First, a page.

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Danjue Chen

Assistant Professor
University of Massachusetts Lowell

Featured Projects

Research and Background

Dr. Chen's research interests include: (1) modeling and control of connected and automated vehicles, (2) traffic flow theory & simulation, (3) truck freight, and (4) traffic-environment interaction. Her research aims to (1) better understand the fundamental nature of traffic flow, particularly with cutting-edge vehicle technologies such as connected vehicles and autonomous vehicles, (2) understand the interconnection among transportation, energy, and environment emission, and (3) develop simple but innovative control strategies to promote smart and eco transportation. One example of her recent work, “Towards Vehicle Automation: Roadway Capacity Formulation for Traffic Mixed with Regular and Automated Vehicles”, studied the dynamic roadway capacity when the traffic stream has both conventional vehicles and automated vehicles. Specifically, the study provides formulations of traffic operational capacity in mixed traffic. The capacity formulations take into account (1) AV penetration rate, (2) micro/mesoscopic characteristics of regular and automated vehicles (e.g., platoon size, spacing characteristics), and (3) different lane policies to accommodate AVs such as exclusive AV and/or RV lanes and mixed-use lanes. A general formulation is developed to determine the valid domains of different lane policies and more generally, AV distributions across lanes with respect to demand, as well as optimal solutions to accommodate AVs. Another recent study utilized connected vehicles (CV) to develop innovative traffic control to improve highway flow and reduce system delay (“Variable Speed Limit Control at Fixed Freeway Bottlenecks Using Connected Vehicles”). Specifically, CV technology is applied to develop VSL strategies to improve bottleneck discharge rates and reduce system delays. Three VSL control strategies are developed with different levels of complexity and capabilities to enhance traffic stability using: (i) only one CV (per lane) (Strategy 1), (ii) one CV (per lane) coupled with variable message signs (Strategy 2), and (iii) multiple CVs (Strategy 3). We further develop adaptive schemes for the three strategies to remedy potential control failures in real time. These strategies are designed to accommodate different queue detection schemes (by CVs or different sensors) and CV penetration rates. Finally, probability of control failure is formulated for each strategy based on the stochastic features of traffic instability to develop a general framework to (i) estimate expected delay savings, (ii) assess the stability of different VSL control strategies, and (iii) determine optimal control speeds under uncertainty.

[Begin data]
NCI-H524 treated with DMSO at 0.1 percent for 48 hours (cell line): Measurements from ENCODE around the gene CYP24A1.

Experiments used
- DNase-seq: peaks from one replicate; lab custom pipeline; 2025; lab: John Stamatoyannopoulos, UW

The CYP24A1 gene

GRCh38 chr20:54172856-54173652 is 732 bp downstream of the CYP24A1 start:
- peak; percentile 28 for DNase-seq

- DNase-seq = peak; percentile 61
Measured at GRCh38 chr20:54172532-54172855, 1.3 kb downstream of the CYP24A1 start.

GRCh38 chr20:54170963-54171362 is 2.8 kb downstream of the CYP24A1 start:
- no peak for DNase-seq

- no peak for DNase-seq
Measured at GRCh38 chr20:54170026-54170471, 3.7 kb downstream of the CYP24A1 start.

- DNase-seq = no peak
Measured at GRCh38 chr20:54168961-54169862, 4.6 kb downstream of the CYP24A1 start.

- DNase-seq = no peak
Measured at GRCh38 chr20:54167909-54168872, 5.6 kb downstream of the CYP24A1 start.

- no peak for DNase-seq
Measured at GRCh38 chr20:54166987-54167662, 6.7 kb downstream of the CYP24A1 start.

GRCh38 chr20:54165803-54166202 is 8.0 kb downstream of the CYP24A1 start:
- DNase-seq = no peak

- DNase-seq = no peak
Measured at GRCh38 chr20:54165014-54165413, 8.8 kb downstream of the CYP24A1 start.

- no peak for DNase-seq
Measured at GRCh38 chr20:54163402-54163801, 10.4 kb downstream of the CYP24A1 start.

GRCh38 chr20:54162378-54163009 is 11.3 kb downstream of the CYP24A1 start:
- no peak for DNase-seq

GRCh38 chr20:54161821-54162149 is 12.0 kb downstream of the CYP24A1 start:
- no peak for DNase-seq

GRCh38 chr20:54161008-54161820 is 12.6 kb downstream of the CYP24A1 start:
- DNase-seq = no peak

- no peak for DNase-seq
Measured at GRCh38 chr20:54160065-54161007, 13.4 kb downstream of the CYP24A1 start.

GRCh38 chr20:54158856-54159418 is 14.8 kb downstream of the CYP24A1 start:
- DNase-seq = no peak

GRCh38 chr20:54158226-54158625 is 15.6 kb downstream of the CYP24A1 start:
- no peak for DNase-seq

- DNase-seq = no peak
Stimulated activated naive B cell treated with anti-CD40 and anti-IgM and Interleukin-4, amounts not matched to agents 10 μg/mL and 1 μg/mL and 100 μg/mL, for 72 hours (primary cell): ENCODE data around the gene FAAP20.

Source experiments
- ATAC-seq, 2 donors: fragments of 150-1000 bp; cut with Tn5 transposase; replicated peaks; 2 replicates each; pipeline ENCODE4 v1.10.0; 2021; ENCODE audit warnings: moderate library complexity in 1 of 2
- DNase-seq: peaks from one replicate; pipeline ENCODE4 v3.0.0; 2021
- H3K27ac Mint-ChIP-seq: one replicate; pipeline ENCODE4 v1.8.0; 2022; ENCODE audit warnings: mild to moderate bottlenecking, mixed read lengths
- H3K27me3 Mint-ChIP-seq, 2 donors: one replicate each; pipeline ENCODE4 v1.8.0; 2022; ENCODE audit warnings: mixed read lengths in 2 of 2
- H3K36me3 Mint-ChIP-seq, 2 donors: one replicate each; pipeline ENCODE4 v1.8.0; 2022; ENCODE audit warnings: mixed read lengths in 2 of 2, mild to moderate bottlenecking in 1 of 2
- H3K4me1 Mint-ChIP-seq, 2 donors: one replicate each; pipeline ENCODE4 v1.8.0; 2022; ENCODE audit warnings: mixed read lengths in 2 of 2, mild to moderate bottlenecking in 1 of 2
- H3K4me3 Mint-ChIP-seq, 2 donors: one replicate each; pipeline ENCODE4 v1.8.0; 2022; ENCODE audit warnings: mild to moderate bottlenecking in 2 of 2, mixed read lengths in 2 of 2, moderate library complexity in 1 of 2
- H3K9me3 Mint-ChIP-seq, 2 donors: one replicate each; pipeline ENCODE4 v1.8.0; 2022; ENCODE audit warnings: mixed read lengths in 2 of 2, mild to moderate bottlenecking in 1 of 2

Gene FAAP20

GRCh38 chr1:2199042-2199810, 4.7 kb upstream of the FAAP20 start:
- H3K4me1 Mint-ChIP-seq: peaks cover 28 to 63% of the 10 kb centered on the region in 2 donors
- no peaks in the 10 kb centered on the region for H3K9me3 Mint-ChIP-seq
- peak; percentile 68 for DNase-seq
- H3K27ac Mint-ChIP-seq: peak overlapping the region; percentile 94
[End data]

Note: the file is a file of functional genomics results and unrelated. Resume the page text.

Connect with Danjue Chen

Danjue Chen
Francis College of Engineering, Civil and Environmental Engineering, PA108, Southwick 250G, 1 University Ave.
Lowell, Massachusetts 01854